George Nigh

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George Patterson Nigh
George Nigh.jpg
22nd Governor of Oklahoma
In office
January 3, 1979 – January 12, 1987
Lieutenant Spencer Bernard
Preceded by David L. Boren
Succeeded by Henry Bellmon
10th Lieutenant Governor of Oklahoma
In office
January 9, 1967 – January 3, 1979
Governor Dewey F. Bartlett
David Hall
David L. Boren
Preceded by Leo Winters
Succeeded by Spencer Bernard
17th Governor of Oklahoma
In office
January 6, 1963 – January 14, 1963
Lieutenant none
Preceded by J. Howard Edmondson
Succeeded by Henry Bellmon
8th Lieutenant Governor of Oklahoma
In office
January 12, 1959 – January 6, 1963
Governor J. Howard Edmondson
Preceded by Cowboy Pink Williams
Succeeded by Leo Winters
Personal details
Born (1927-06-09) June 9, 1927 (age 87)
McAlester, Oklahoma
Political party Democratic
Spouse(s) Donna Nigh
Residence Oklahoma City, Oklahoma
Alma mater East Central State College
Profession Politician
Religion Presbyterianism
Military service
Service/branch United States Navy
Years of service 1945-1946
Battles/wars World War II

George Patterson Nigh (born June 9, 1927), is a politician and civic leader in the U.S. state of Oklahoma. Nigh served as the 17th and the 22nd Governor of Oklahoma. He was the first Oklahoma governor to be re-elected and the first to win all 77 counties in the state. Additionally, short term vacancies in the governor's office twice resulted in Nigh assuming gubernatorial duties while serving as lieutenant governor.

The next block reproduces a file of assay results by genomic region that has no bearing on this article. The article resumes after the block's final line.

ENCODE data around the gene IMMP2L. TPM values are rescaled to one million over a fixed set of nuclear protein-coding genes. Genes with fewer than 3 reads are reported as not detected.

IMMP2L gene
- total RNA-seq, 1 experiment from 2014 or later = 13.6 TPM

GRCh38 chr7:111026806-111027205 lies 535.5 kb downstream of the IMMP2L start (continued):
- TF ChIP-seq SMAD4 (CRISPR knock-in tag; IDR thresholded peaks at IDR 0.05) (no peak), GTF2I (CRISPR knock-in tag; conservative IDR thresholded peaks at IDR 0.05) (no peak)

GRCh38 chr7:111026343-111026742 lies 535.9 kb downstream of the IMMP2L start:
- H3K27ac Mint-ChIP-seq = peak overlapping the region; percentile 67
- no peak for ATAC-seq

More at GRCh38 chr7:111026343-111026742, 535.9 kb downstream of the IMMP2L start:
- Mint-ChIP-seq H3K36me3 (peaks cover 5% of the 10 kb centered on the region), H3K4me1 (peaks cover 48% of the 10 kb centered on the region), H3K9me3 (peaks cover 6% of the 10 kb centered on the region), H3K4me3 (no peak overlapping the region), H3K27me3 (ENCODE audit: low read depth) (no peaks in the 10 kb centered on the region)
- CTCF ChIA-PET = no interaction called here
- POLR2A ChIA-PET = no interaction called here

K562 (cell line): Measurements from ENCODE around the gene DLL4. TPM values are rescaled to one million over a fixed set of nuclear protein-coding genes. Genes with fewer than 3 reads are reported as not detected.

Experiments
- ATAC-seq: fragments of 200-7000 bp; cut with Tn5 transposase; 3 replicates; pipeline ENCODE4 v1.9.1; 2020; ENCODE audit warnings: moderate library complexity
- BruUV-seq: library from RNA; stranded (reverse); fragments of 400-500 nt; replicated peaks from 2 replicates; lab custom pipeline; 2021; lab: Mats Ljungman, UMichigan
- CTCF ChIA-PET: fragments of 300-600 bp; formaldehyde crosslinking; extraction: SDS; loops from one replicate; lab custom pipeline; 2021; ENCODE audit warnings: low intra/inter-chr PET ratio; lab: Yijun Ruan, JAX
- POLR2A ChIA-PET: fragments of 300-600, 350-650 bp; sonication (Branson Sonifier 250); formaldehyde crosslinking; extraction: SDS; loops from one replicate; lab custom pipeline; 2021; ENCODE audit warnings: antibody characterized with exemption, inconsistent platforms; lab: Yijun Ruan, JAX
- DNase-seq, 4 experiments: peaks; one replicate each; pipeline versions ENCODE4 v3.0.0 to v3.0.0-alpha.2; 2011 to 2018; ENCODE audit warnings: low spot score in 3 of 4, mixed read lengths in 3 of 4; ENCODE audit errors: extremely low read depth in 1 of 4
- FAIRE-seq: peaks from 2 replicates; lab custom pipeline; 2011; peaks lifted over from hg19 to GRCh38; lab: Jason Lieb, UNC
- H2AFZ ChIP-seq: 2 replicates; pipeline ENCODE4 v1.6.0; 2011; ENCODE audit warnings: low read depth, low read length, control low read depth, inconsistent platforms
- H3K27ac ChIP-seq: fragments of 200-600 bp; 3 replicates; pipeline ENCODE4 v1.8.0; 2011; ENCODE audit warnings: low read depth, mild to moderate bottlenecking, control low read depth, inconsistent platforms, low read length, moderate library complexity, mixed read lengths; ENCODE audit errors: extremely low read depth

Nigh served on the board of directors of JC Penney and as President of the University of Central Oklahoma after leaving the office of governor. Currently he is a director and public relations advisor for International Bank of Commerce. Prior to holding statewide offices, he worked as a teacher and legislator.

Early life and career[edit]

Nigh was born in McAlester, Oklahoma, and was the son of Wilbur R. and Irene Crockett Nigh. He served in the United States Navy from 1945 to 1946 and graduated from East Central State College in Ada, Oklahoma in 1951.[1]

Political career[edit]

Nigh in 1972, during his time as Lieutenant Governor

From 1951 to 1959, he alternated between service in the Oklahoma House of Representatives, and as a teacher in the McAlester public schools. During his tenure in the state legislature, he introduced legislation designating "Oklahoma!" as the state song.[2] He served as the eighth Lieutenant Governor of Oklahoma from January 12, 1959 to January 3, 1963, having been elected to his first term in 1958.[2] Taking office at age 31, he became the youngest lieutenant governor in the United States.[2]

Upon the sudden death of U.S. Senator Robert S. Kerr in January, 1963, lame duck Governor J. Howard Edmondson resigned, elevating Nigh to the office of Governor, where he promptly appointed Edmondson to fill Kerr's remaining term.